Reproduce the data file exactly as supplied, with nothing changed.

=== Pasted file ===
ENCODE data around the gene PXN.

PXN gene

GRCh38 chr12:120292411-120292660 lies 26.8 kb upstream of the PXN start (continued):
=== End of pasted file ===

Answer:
ENCODE data around the gene PXN.

PXN gene

GRCh38 chr12:120292411-120292660 lies 26.8 kb upstream of the PXN start (continued):